min max from tuples in list

Steven D'Aprano steve+comp.lang.python at pearwood.info
Fri Dec 13 03:36:56 CET 2013


On Thu, 12 Dec 2013 13:54:10 +0100, Peter Otten wrote:

> Steven D'Aprano wrote:
> 
>> In any case, sorting in Python is amazingly fast. You may be pleasantly
>> surprised that a version that sorts your data, while nominally O(N log
>> N), may be much faster than an O(N) solution that doesn't require
>> sorted data. If I were a betting man, I'd be willing to wager a shiny
>> new dollar[1] that sorting works out faster for reasonable sized sets
>> of data.
> 
> Well, that was my first reaction, too. But then

[snip timeit results]

On my system, I don't get quite the same results as you. I find that the 
groupby solution is slightly faster than the dict solution, although both 
are slightly faster than the version I came up with. All three are plenty 
fast enough though. Using the same function definitions as you, I get:

py> from timeit import Timer
py> setup = "from __main__ import time_dict, time_groupby, time_daprano"
py> t1 = Timer("_ = time_dict()", setup)
py> t2 = Timer("_ = time_groupby()", setup)
py> t3 = Timer("_ = time_daprano()", setup)

and results:

py> min(t1.repeat(number=100000, repeat=6))
6.7522243447601795
py> min(t2.repeat(number=100000, repeat=6))
6.7246054373681545
py> min(t3.repeat(number=100000, repeat=6))
7.116707382723689

But, there's a flaw in the above analysis. The list that you give is pre-
sorted, and Python's sort routine is *very* efficient at sorting already 
sorted lists. So I randomly shuffled it and redid the tests. Now the 
advantage of the dict solution is clear:

py> from random import shuffle
py> shuffle(a)
py> min(t1.repeat(number=100000, repeat=6))
6.611802507191896
py> shuffle(a)
py> min(t2.repeat(number=100000, repeat=6))
8.499449279159307
py> shuffle(a)
py> min(t3.repeat(number=100000, repeat=6))
9.61335832811892


The dict solution is hardly changed (slightly faster, although I guess 
that is just due to random timing fluctuations and not meaningful). The 
other two, on the other hand, are quite a bit slower with unsorted data.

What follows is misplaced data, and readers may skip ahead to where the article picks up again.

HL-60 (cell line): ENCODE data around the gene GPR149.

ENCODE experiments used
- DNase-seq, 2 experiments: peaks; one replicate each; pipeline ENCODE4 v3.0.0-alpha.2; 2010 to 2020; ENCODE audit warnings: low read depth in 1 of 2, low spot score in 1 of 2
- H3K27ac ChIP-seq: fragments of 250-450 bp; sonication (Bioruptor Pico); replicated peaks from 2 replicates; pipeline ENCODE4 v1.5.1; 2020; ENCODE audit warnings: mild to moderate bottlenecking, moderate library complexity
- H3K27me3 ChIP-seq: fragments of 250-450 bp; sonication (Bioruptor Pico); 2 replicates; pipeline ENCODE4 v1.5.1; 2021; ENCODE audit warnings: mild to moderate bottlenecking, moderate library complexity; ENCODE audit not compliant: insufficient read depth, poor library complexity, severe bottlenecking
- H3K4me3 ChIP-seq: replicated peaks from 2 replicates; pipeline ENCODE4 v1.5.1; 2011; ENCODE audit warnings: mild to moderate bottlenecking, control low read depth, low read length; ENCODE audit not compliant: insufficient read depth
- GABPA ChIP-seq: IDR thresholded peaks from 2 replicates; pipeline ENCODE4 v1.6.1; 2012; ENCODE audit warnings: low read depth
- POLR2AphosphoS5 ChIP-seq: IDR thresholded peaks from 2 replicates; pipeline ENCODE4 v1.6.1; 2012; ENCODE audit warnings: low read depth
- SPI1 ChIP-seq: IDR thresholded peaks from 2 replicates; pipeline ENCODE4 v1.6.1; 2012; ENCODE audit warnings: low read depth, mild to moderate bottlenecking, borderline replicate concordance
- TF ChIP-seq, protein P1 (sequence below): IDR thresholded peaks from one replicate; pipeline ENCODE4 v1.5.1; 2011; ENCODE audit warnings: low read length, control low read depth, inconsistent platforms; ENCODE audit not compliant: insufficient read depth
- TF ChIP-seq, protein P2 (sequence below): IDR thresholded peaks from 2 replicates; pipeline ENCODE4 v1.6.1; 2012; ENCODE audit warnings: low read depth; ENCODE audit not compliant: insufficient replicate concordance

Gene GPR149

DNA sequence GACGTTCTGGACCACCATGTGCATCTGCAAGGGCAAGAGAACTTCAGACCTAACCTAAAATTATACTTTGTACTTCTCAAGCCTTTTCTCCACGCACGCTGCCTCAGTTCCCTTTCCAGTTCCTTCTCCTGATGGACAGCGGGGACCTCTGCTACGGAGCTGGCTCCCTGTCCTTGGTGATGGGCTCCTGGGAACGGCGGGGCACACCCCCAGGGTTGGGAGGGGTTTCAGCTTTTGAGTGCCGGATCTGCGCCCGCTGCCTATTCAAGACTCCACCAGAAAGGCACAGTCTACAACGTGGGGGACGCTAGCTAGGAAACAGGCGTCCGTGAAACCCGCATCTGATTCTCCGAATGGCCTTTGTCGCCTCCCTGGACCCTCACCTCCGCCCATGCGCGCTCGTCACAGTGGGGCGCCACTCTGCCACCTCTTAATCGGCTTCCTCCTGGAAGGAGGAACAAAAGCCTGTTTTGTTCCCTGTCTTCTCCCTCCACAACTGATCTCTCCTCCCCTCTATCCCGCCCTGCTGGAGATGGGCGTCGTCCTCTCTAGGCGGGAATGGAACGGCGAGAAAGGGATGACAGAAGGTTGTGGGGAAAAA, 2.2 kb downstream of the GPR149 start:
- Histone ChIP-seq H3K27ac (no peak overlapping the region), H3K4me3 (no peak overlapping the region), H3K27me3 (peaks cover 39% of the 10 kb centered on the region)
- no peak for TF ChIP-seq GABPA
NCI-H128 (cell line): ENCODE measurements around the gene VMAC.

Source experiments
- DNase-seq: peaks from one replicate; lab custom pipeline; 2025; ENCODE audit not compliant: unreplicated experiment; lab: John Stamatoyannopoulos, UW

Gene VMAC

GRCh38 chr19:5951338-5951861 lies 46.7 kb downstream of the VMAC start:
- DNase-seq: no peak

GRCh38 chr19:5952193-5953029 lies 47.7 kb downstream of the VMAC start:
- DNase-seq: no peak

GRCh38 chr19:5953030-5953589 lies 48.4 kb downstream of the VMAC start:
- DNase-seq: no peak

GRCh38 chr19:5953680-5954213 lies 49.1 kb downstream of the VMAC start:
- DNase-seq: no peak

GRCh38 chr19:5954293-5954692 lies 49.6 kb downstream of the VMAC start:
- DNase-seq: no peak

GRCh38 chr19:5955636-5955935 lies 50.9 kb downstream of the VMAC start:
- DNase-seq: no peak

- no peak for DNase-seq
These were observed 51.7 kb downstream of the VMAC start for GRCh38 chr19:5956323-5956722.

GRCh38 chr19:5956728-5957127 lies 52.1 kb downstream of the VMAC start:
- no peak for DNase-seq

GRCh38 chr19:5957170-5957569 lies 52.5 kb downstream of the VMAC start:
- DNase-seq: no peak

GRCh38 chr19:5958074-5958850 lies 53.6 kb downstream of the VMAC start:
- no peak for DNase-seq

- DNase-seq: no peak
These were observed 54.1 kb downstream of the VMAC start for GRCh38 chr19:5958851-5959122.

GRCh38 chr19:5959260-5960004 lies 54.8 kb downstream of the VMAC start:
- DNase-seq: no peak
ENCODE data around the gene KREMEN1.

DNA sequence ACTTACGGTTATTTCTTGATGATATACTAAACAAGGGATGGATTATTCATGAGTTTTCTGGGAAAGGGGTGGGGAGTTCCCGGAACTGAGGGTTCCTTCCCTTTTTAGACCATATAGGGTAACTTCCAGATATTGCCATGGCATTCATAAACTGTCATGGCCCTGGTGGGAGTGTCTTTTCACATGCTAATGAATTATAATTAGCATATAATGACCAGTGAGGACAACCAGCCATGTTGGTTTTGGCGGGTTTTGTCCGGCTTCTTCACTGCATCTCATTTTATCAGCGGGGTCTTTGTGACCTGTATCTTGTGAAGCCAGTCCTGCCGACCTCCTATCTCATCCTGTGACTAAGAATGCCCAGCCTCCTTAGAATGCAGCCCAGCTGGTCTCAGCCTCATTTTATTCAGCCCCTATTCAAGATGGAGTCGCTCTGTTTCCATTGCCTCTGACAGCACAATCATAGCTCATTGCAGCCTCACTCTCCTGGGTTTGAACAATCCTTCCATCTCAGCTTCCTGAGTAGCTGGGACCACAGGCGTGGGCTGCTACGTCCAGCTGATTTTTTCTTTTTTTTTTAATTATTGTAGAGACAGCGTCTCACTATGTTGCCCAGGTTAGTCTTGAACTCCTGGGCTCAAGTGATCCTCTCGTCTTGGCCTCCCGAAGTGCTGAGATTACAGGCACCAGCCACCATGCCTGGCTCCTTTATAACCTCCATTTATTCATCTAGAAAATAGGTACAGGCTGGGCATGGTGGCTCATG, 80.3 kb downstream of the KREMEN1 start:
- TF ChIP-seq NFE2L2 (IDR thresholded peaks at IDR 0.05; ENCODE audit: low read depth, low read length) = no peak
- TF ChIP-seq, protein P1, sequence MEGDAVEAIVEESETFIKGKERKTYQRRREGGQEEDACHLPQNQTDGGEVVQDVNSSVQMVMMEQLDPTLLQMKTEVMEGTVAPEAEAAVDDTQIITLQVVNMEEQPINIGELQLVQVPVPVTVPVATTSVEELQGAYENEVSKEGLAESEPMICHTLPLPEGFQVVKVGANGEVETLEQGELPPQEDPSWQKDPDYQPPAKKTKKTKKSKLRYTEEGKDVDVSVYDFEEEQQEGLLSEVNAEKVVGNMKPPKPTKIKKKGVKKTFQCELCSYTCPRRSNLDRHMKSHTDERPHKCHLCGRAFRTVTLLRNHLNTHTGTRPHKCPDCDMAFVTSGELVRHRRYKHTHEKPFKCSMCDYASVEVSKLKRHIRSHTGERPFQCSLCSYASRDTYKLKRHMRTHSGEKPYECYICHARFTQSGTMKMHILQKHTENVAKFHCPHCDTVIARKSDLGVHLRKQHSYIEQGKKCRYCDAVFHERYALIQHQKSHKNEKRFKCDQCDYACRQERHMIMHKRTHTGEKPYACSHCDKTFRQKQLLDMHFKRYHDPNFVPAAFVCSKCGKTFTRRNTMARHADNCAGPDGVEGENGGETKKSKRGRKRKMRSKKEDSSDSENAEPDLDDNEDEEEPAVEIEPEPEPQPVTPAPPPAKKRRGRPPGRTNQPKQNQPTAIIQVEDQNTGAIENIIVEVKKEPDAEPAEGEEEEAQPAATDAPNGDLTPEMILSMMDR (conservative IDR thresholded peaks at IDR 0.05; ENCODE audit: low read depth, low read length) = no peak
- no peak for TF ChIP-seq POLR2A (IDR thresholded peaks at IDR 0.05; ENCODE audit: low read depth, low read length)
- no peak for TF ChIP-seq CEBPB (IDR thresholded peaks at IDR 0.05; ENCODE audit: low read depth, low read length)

Nevertheless, it should be pointed out that even in the worst case, it's 
still pretty damn fast: less than 0.0001s to process a list with 78 
items, or about 1.3 microseconds per item.

A couple of other observations:

- The collect() function is the same algorithm as the minmax_groupby() 
function, the only difference being the implementation. I would expect 
(but haven't tested) that the collect() version using a deque instead of 
manually iterating over the items in each group would be faster if there 
were a lot of items per group.

- The dict version has an advantage that hashing integers is fast. If 
hashing the keys is slower, it may no longer be quite so good.

- The dict version keeps a list of all the values it sees, including 
duplicates. Instead of a list, a set may be sufficient:

def minmax_dict(items):
    d = collections.defaultdict(set)
    for key, value in items:
        d[key].add(value)
    for key, values in d.items():
        yield key, min(values), max(values)

It might even be worthwhile experimenting with something which simply 
stores the minimum and maximum values seen, rather than all the values. 
If there are a lot of items in each group, or if the comparisons are 
expensive, calculating the min and max in a single pass may be worthwhile:

http://code.activestate.com/recipes/577916-fast-minmax-function/




-- 
Steven



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